Search Result for "costa rica":
Wordnet 3.0

NOUN (1)

1. a republic in Central America; one of the most politically stable countries in Latin America;
[syn: Costa Rica, Republic of Costa Rica]

WordNet (r) 3.0 (2006):

Costa Rica n 1: a republic in Central America; one of the most politically stable countries in Latin America [syn: Costa Rica, Republic of Costa Rica]
CIA World Factbook 2002:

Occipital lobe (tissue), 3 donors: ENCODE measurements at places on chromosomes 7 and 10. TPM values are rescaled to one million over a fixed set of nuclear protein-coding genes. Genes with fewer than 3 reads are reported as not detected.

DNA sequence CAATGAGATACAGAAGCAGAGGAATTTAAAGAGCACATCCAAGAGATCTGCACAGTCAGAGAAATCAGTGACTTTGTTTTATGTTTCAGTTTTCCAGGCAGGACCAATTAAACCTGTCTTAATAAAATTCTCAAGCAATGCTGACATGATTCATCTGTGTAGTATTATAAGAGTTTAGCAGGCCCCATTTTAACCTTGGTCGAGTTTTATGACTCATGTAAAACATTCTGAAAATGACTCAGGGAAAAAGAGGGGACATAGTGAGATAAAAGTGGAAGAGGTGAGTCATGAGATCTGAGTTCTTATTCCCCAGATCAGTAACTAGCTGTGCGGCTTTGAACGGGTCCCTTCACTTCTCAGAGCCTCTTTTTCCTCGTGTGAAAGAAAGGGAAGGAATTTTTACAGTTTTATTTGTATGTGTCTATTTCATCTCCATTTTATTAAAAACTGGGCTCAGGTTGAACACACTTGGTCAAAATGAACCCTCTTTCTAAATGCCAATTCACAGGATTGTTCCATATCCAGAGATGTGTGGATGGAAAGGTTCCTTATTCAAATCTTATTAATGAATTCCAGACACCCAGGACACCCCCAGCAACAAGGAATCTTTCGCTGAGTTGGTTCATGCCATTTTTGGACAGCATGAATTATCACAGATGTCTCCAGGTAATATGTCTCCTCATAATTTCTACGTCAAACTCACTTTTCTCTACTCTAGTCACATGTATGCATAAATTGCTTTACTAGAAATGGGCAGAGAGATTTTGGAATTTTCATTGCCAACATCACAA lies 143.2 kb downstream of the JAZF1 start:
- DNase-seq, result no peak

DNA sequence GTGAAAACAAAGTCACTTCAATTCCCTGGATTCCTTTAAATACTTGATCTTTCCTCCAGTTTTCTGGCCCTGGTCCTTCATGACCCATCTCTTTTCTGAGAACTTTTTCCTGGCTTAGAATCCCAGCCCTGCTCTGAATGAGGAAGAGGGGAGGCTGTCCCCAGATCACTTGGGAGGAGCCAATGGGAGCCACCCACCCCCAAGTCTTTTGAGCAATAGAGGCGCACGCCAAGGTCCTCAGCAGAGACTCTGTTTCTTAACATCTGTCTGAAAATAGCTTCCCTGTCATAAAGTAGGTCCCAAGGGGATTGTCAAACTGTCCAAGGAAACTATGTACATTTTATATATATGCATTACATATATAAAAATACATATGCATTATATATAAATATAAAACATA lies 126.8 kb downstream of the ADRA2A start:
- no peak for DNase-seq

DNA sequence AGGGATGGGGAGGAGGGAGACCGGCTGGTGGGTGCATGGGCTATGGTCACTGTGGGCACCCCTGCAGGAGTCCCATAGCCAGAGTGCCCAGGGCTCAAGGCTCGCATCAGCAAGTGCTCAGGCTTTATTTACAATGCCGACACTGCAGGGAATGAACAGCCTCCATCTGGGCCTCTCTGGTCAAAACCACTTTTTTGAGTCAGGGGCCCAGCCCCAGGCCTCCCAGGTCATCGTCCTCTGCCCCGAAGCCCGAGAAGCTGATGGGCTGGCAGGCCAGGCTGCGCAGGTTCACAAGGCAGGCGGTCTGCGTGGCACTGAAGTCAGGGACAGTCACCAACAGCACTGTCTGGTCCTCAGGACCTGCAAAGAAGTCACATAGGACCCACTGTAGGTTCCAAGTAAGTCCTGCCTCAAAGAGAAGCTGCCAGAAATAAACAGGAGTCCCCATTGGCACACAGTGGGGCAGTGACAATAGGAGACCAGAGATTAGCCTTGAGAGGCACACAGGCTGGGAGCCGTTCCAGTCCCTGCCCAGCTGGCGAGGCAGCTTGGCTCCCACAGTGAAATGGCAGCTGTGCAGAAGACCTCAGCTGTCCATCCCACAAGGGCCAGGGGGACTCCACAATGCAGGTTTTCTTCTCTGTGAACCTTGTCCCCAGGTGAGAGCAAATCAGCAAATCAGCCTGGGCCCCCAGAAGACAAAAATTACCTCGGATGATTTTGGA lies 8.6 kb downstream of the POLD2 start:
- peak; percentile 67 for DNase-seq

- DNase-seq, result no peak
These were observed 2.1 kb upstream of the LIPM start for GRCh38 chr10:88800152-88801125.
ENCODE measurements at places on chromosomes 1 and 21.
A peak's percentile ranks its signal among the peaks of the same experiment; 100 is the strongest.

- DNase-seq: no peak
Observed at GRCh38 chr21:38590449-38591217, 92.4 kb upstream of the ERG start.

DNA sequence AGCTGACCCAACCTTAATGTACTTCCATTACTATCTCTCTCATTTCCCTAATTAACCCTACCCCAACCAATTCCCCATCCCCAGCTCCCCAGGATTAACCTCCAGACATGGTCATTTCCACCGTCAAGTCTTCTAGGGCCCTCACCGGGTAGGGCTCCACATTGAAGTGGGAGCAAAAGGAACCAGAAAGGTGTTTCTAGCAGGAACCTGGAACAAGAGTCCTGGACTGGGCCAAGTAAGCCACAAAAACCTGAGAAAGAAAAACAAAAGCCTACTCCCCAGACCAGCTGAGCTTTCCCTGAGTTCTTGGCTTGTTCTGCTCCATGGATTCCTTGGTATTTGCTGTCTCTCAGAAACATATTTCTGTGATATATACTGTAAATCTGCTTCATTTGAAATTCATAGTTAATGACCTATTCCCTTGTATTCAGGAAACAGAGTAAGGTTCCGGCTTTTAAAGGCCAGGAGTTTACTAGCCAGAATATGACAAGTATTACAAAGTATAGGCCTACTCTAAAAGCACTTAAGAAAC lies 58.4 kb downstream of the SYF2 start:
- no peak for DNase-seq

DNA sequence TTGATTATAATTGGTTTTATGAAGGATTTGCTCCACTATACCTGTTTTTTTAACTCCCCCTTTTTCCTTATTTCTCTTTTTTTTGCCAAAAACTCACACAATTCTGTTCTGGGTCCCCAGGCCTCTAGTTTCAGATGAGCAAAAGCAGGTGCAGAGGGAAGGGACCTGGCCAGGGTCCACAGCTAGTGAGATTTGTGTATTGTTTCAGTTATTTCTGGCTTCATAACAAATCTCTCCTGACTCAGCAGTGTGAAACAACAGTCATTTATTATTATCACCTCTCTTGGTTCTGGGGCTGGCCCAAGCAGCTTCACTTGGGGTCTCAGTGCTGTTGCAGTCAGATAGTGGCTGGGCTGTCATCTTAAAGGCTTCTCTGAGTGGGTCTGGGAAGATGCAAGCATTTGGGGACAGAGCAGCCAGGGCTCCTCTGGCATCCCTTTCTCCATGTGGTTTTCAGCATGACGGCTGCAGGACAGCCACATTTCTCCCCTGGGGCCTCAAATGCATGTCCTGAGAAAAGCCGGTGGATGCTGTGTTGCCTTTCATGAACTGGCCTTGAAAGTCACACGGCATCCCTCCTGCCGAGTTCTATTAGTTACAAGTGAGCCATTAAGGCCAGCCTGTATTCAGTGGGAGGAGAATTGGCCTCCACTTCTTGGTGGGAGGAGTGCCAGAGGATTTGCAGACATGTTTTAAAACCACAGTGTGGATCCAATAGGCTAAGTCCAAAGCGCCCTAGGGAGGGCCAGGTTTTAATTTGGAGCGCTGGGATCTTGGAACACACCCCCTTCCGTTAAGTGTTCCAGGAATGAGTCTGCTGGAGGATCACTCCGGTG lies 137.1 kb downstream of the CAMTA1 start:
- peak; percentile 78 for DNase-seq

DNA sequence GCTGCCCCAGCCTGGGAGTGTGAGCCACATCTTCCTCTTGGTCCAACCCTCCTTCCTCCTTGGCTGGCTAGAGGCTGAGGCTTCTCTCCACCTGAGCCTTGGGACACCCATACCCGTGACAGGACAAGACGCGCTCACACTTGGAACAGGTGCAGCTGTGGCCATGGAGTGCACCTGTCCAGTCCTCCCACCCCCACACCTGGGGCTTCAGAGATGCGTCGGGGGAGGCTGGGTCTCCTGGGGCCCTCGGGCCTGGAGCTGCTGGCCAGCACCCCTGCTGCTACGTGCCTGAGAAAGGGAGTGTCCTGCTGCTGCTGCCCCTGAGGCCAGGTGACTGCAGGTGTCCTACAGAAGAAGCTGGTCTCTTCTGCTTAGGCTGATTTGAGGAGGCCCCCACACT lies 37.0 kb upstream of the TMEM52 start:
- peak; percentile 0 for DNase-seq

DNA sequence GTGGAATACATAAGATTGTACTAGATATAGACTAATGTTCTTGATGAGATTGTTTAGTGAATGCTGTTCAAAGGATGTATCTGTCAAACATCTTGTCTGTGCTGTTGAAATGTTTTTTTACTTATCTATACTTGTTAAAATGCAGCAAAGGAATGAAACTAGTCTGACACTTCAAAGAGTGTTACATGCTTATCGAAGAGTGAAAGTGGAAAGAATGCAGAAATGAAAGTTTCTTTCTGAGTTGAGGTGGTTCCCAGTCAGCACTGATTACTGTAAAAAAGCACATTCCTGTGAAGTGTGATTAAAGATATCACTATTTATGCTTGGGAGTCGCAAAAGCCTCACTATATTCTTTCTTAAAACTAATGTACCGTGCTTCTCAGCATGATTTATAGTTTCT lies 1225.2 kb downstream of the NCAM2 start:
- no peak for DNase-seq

Costa Rica Introduction Costa Rica ----------------------- Background: Costa Rica is a Central American success story: since the late 19th century, only two brief periods of violence have marred its democratic development. Although still a largely agricultural country, it has expanded its economy to include strong technology and tourism sectors. The standard of living is relatively high. Land ownership is widespread. Geography Costa Rica -------------------- Location: Middle America, bordering both the Caribbean Sea and the North Pacific Ocean, between Nicaragua and Panama Geographic coordinates: 10 00 N, 84 00 W Map references: Central America and the Caribbean Area: total: 51,100 sq km note: includes Isla del Coco water: 440 sq km land: 50,660 sq km Area - comparative: slightly smaller than West Virginia Land boundaries: total: 639 km border countries: Nicaragua 309 km, Panama 330 km Coastline: 1,290 km Maritime claims: exclusive economic zone: 200 NM territorial sea: 12 NM Climate: tropical and subtropical; dry season (December to April); rainy season (May to November); cooler in highlands Terrain: coastal plains separated by rugged mountains Elevation extremes: lowest point: Pacific Ocean 0 m highest point: Cerro Chirripo 3,810 m Natural resources: hydropower Land use: arable land: 4.41% permanent crops: 5.48% other: 90.11% (1998 est.) Irrigated land: 1,260 sq km (1998 est.) Natural hazards: occasional earthquakes, hurricanes along Atlantic coast; frequent flooding of lowlands at onset of rainy season and landslides; active volcanoes Environment - current issues: deforestation and land use change, largely a result of the clearing of land for cattle ranching and agriculture; soil erosion; coastal marine pollution; fisheries protection; solid waste management; air pollution Environment - international party to: Biodiversity, Climate agreements: Change, Desertification, Endangered Species, Environmental Modification, Hazardous Wastes, Law of the Sea, Marine Dumping, Nuclear Test Ban, Ozone Layer Protection, Wetlands, Whaling signed, but not ratified: Climate Change-Kyoto Protocol, Marine Life Conservation Geography - note: four volcanoes, two of them active, rise near the capital of San Jose in the center of the country; one of the volcanoes, Irazu, erupted destructively in 1963-65 People Costa Rica ----------------- Population: 3,834,934 (July 2002 est.) Age structure: 0-14 years: 30.8% (male 603,270; female 575,766) 15-64 years: 63.9% (male 1,239,618; female 1,211,641) 65 years and over: 5.3% (male 95,182; female 109,457) (2002 est.) Population growth rate: 1.61% (2002 est.) Birth rate: 19.83 births/1,000 population (2002 est.) Death rate: 4.31 deaths/1,000 population (2002 est.) Net migration rate: 0.52 migrant(s)/1,000 population (2002 est.) Sex ratio: at birth: 1.05 male(s)/female under 15 years: 1.05 male(s)/female 15-64 years: 1.02 male(s)/female 65 years and over: 0.87 male(s)/ female total population: 1.02 male(s)/ female (2002 est.) Infant mortality rate: 10.87 deaths/1,000 live births (2002 est.) Life expectancy at birth: total population: 76.22 years female: 78.89 years (2002 est.) male: 73.68 years Total fertility rate: 2.42 children born/woman (2002 est.) HIV/AIDS - adult prevalence rate: 0.54% (1999 est.) HIV/AIDS - people living with HIV/ 12,000 (1999 est.) AIDS: HIV/AIDS - deaths: 750 (1999 est.) Nationality: noun: Costa Rican(s) adjective: Costa Rican Ethnic groups: white (including mestizo) 94%, black 3%, Amerindian 1%, Chinese 1%, other 1% Religions: Roman Catholic 76.3%, Evangelical 13.7%, other Protestant 0.7%, Jehovah's Witnesses 1.3%, other 4.8%, none 3.2% Languages: Spanish (official), English spoken around Puerto Limon Literacy: definition: age 15 and over can read and write total population: 95.5% male: 95.5% female: 95.5% (1999 est.) Government Costa Rica --------------------- Country name: conventional long form: Republic of Costa Rica conventional short form: Costa Rica local short form: Costa Rica local long form: Republica de Costa Rica Government type: democratic republic Capital: San Jose Administrative divisions: 7 provinces (provincias, singular - provincia); Alajuela, Cartago, Guanacaste, Heredia, Limon, Puntarenas, San Jose Independence: 15 September 1821 (from Spain) National holiday: Independence Day, 15 September (1821) Constitution: 7 November 1949 Legal system: based on Spanish civil law system; judicial review of legislative acts in the Supreme Court; has accepted compulsory ICJ jurisdiction Suffrage: 18 years of age; universal and compulsory Executive branch: chief of state: President Abel PACHECO (since 8 May 2002); First Vice President Lineth SABORIO (since NA May 2002); Second Vice President Luis FISHMAN (since NA May 2002); note - the president is both the chief of state and head of government head of government: President Abel PACHECO (since 8 May 2002); First Vice President Lineth SABORIO (since NA May 2002); Second Vice President Luis FISHMAN (since NA May 2002); note - the president is both the chief of state and head of government cabinet: Cabinet selected by the president elections: president and vice presidents elected on the same ticket by popular vote for four-year terms; election last held 3 February 2002; run-off election held 7 April 2002 (next to be held NA February 2006) election results: Abel PACHECO elected president; percent of vote - Abel PACHECO (PUSC) 58%; Rolando ARAYA (PLN) 42% Legislative branch: unicameral Legislative Assembly or Asamblea Legislativa (57 seats; members are elected by direct, popular vote to serve four-year terms) elections: last held 3 February 2002 (next to be held 3 February 2006) election results: percent of vote by party - NA; seats by party - PUSC 19, PLN 17, PAC 14, PML 6, PRC 1 Judicial branch: Supreme Court or Corte Suprema (22 justices are elected for eight-year terms by the Legislative Assembly) Political parties and leaders: Agricultural Labor Action or PALA [Carlos Alberto SOLIS Blanco]; Citizen Action Party or PAC [Otton SOLIS]; Costa Rican Renovation Party or PRC [Justo OROZCO]; Democratic Force Party or PFD [Jose M. NUNEZ]; Libertarian Movement Party or PML [Otto GUEVARA Guth]; National Christian Alliance Party or ANC [Alejandro MADRIGAL]; National Independent Party or PNI [Jorge GONZALEZ Marten]; National Integration Party or PIN [Walter MUNOZ Cespedes]; National Liberation Party or PLN [Sonia PICADO]; Social Christian Unity Party or PUSC [Luis Manuel CHACON] note: mainly a two-party system - PUSC and PLN - until the 3 February 2002 election in which the PAC captured a significant percentage, forcing a run-off in April 2002 Political pressure groups and Authentic Confederation of leaders: Democratic Workers or CATD (Communist Party affiliate); Chamber of Coffee Growers; Confederated Union of Workers or CUT (Communist Party affiliate); Costa Rican Confederation of Democratic Workers or CCTD (Liberation Party affiliate); Federation of Public Service Workers or FTSP; National Association for Economic Development or ANFE; National Association of Educators or ANDE; Rerum Novarum or CTRN (PLN affiliate) [Gilbert Brown] International organization BCIE, CACM, ECLAC, FAO, G-77, IADB, participation: IAEA, IBRD, ICAO, ICFTU, ICRM, IDA, IFAD, IFC, IFRCS, ILO, IMF, IMO, Interpol, IOC, IOM, ISO, ITU, LAES, LAIA (observer), NAM (observer), OAS, OPANAL, OPCW, PCA, RG, UN, UNCTAD, UNESCO, UNIDO, UNU, UPU, WCL, WFTU, WHO, WIPO, WMO, WToO, WTrO Diplomatic representation in the US: chief of mission: Ambassador Jaime DAREMBLUM Rosenstein chancery: 2114 S Street NW, Washington, DC 20008 consulate(s) general: Atlanta, Boston, Chicago, Denver, Houston, Los Angeles, Miami, New Orleans, New York, Phoenix, San Antonio, San Francisco, St. Paul, and Tampa consulate(s): Austin FAX: [1] (202) 265-4795 telephone: [1] (202) 234-2945 Diplomatic representation from the chief of mission: Ambassador John J. US: DANILOVICH embassy: Calle 120 Avenida O, Pavas, San Jose mailing address: APO AA 34020 telephone: [506] 220-3939 FAX: [506] 220-2305 Flag description: five horizontal bands of blue (top), white, red (double width), white, and blue, with the coat of arms in a white disk on the hoist side of the red band Economy Costa Rica ------------------ Economy - overview: Costa Rica's basically stable economy depends on tourism, agriculture, and electronics exports. Poverty has been substantially reduced over the past 15 years, and a strong social safety net has been put into place. Foreign investors remain attracted by the country's political stability and high education levels, and tourism continues to bring in foreign exchange. However, traditional export sectors have not kept pace. Low coffee prices and an overabundance of bananas have hurt the agricultural sector. The government continues to grapple with its large deficit and massive internal debt and with the need to modernize the state-owned electricity and telecommunications sector. GDP: purchasing power parity - $31.9 billion (2001 est.) GDP - real growth rate: 0.3% (2001 est.) GDP - per capita: purchasing power parity - $8,500 (2001 est.) GDP - composition by sector: agriculture: 11% industry: 37% services: 52% (2000) Population below poverty line: 20.6% (1999 est.) Household income or consumption by lowest 10%: 1.7% percentage share: highest 10%: 34.6% (2001) Distribution of family income - Gini 45.9 (1997) index: Inflation rate (consumer prices): 12.1% (2001 est.) Labor force: 1.9 million (1999) Labor force - by occupation: agriculture 20%, industry 22%, services 58% (1999 est.) Unemployment rate: 5.2% (2000 est.) Budget: revenues: $1.91 billion expenditures: $2.35 billion, including capital expenditures of $NA (2000 est.) Industries: microprocessors, food processing, textiles and clothing, construction materials, fertilizer, plastic products Industrial production growth rate: -2.1% (2001 est.) Electricity - production: 6.887 billion kWh (2000) Electricity - production by source: fossil fuel: 1.15% hydro: 82.56% other: 16.29% (2000) nuclear: 0% Electricity - consumption: 5.895 billion kWh (2000) Electricity - exports: 532 million kWh (2000) Electricity - imports: 22 million kWh (2000) Agriculture - products: coffee, pineapples, bananas, sugar, corn, rice, beans, potatoes; beef; timber Exports: $5 billion (2001) Exports - commodities: coffee, bananas, sugar; pineapples; textiles, electronic components, medical equipment Exports - partners: US 51.8%, EU 20%, Central America 10.6%, Puerto Rico 2.8%, Mexico 1.7% (2000) Imports: $6.5 billion (2001) Imports - commodities: raw materials, consumer goods, capital equipment, petroleum Imports - partners: US 53.2%, EU 10.3%, Mexico 6.2%, Venezuela 5.3%, Central America 4.9% (2000) Debt - external: $4.6 billion (2001 est.) Currency: Costa Rican colon (CRC) Currency code: CRC Exchange rates: Costa Rican colones per US dollar - 343.08 (January 2002), 328.87 (2001), 308.19 (2000), 285.68 (1999), 257.23 (1998), 232.60 (1997) Fiscal year: calendar year Communications Costa Rica ------------------------- Telephones - main lines in use: 450,000 (1998) note: 584,000 installed in 1997, but only about 450,000 were in use in 1998 Telephones - mobile cellular: 143,000 (2000) Telephone system: general assessment: very good domestic telephone service domestic: point-to-point and point- to-multi-point microwave, fiber- optic, and coaxial cable link rural areas; Internet service is available international: connected to Central American Microwave System; satellite earth stations - 2 Intelsat (Atlantic Ocean); two submarine cables (1999) Radio broadcast stations: AM 50, FM 43, shortwave 19 (1998) Radios: 980,000 (1997) Television broadcast stations: 6 (plus 11 repeaters) (1997) Televisions: 525,000 (1997) Internet country code: .cr Internet Service Providers (ISPs): 3 (of which only one is legal) (2000) Internet users: 250,000 (2001) Transportation Costa Rica ------------------------- Railways: total: 950 km narrow gauge: 950 km 1.067-m gauge (260 km electrified) (2000 est.) Highways: total: 37,273 km paved: 7,827 km unpaved: 29,446 km (1998 est.) Waterways: 730 km (seasonally navigable) Pipelines: petroleum products 176 km Ports and harbors: Caldera, Golfito, Moin, Puerto Limon, Puerto Quepos, Puntarenas Merchant marine: total: 1 ship (1,000 GRT or over) totaling 1,716 GRT/NA DWT ships by type: passenger 1 (2002 est.) Airports: 152 (2001) Airports - with paved runways: total: 29 2,438 to 3,047 m: 2 1,524 to 2,437 m: 1 914 to 1,523 m: 19 under 914 m: 7 (2001) Airports - with unpaved runways: total: 123 914 to 1,523 m: 28 under 914 m: 95 (2001) Military Costa Rica ------------------- Military branches: no regular indigenous military forces; Air Section, Ministry of Public Forces (Fuerza Publica) Military manpower - military age: 18 years of age (2002 est.) Military manpower - availability: males age 15-49: 1,058,283 (2002 est.) Military manpower - fit for military males age 15-49: 707,927 (2002 est.) service: Military manpower - reaching males: 39,411 (2002 est.) military age annually: Military expenditures - dollar $69 million (FY99) figure: Military expenditures - percent of 1.6% (FY99) GDP: Transnational Issues Costa Rica ------------------------------- Disputes - international: legal dispute over navigational rights of Rio San Juan on border with Nicaragua Illicit drugs: transshipment country for cocaine and heroin from South America; illicit production of cannabis on small, scattered plots; domestic cocaine consumption is rising, particularly crack cocaine